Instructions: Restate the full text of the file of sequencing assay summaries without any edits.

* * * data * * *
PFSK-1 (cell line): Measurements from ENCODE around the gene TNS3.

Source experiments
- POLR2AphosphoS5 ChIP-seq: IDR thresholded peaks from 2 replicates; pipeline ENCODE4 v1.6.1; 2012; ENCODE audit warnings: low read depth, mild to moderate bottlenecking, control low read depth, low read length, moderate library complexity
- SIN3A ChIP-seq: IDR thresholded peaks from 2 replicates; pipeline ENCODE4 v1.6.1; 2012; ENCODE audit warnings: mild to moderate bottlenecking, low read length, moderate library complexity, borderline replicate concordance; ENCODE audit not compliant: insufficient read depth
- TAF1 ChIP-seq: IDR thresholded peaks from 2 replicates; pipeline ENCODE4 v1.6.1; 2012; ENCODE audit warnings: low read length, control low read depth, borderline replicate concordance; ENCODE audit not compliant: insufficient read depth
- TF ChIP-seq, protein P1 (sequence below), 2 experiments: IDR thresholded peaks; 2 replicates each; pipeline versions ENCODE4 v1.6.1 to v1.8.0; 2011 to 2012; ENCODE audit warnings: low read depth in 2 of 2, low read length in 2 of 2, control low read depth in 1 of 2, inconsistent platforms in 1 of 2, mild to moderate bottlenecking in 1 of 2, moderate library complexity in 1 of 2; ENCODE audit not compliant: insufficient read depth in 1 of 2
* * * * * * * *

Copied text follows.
PFSK-1 (cell line): Measurements from ENCODE around the gene TNS3.

Source experiments
- POLR2AphosphoS5 ChIP-seq: IDR thresholded peaks from 2 replicates; pipeline ENCODE4 v1.6.1; 2012; ENCODE audit warnings: low read depth, mild to moderate bottlenecking, control low read depth, low read length, moderate library complexity
- SIN3A ChIP-seq: IDR thresholded peaks from 2 replicates; pipeline ENCODE4 v1.6.1; 2012; ENCODE audit warnings: mild to moderate bottlenecking, low read length, moderate library complexity, borderline replicate concordance; ENCODE audit not compliant: insufficient read depth
- TAF1 ChIP-seq: IDR thresholded peaks from 2 replicates; pipeline ENCODE4 v1.6.1; 2012; ENCODE audit warnings: low read length, control low read depth, borderline replicate concordance; ENCODE audit not compliant: insufficient read depth
- TF ChIP-seq, protein P1 (sequence below), 2 experiments: IDR thresholded peaks; 2 replicates each; pipeline versions ENCODE4 v1.6.1 to v1.8.0; 2011 to 2012; ENCODE audit warnings: low read depth in 2 of 2, low read length in 2 of 2, control low read depth in 1 of 2, inconsistent platforms in 1 of 2, mild to moderate bottlenecking in 1 of 2, moderate library complexity in 1 of 2; ENCODE audit not compliant: insufficient read depth in 1 of 2